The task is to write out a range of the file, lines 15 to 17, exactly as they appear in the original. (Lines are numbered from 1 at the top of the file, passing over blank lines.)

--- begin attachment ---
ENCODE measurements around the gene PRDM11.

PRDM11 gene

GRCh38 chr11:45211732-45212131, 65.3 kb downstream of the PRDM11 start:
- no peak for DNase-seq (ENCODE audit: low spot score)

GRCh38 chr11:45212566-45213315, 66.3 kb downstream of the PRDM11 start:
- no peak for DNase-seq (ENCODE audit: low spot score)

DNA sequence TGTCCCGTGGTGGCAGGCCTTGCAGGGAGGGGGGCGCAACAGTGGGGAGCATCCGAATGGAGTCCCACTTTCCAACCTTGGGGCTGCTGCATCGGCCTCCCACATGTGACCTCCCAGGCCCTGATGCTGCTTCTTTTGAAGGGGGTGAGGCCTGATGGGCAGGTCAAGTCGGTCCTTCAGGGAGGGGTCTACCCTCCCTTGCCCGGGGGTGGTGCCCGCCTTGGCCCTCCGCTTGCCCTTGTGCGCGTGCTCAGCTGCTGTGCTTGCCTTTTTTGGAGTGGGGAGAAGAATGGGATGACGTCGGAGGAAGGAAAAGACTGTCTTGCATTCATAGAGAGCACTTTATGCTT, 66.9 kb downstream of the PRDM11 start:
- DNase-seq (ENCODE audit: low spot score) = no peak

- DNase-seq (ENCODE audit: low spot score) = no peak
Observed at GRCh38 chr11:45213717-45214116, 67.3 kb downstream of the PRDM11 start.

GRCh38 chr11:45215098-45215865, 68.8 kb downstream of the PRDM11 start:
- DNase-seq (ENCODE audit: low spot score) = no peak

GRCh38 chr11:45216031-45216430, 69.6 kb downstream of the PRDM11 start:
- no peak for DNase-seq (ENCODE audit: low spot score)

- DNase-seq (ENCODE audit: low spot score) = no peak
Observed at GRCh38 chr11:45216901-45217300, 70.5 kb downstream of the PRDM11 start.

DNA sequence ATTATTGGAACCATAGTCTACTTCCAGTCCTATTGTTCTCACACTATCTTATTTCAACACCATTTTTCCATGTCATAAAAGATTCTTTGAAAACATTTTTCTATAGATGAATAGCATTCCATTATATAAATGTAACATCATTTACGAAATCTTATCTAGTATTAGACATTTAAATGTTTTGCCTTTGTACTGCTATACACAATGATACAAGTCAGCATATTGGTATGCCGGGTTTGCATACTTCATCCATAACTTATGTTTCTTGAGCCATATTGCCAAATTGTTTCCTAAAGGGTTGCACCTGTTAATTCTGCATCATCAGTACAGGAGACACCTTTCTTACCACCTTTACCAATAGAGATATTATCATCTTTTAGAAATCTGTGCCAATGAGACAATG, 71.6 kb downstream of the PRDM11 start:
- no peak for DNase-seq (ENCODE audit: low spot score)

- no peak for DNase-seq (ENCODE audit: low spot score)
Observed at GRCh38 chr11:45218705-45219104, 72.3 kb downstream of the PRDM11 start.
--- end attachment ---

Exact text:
- DNase-seq (ENCODE audit: low spot score) = no peak
Observed at GRCh38 chr11:45216901-45217300, 70.5 kb downstream of the PRDM11 start.

DNA sequence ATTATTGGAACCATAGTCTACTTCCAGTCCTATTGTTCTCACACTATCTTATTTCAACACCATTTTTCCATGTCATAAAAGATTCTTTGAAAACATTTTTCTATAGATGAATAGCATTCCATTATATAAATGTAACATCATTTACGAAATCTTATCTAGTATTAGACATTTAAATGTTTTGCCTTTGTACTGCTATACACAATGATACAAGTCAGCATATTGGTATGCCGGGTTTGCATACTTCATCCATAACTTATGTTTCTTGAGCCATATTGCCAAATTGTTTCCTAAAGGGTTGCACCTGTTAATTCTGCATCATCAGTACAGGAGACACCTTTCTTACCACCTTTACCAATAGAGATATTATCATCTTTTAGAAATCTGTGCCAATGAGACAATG, 71.6 kb downstream of the PRDM11 start: